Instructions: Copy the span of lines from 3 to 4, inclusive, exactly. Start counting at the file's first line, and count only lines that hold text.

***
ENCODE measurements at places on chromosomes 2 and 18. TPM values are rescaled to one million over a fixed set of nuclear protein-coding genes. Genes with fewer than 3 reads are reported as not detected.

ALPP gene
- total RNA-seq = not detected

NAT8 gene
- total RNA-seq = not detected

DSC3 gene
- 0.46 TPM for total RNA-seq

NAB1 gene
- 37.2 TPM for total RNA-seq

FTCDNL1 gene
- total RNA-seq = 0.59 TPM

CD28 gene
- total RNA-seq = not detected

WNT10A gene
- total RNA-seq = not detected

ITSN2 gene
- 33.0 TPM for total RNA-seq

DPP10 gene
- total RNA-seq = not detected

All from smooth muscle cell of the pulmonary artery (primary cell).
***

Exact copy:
- total RNA-seq = not detected

NAT8 gene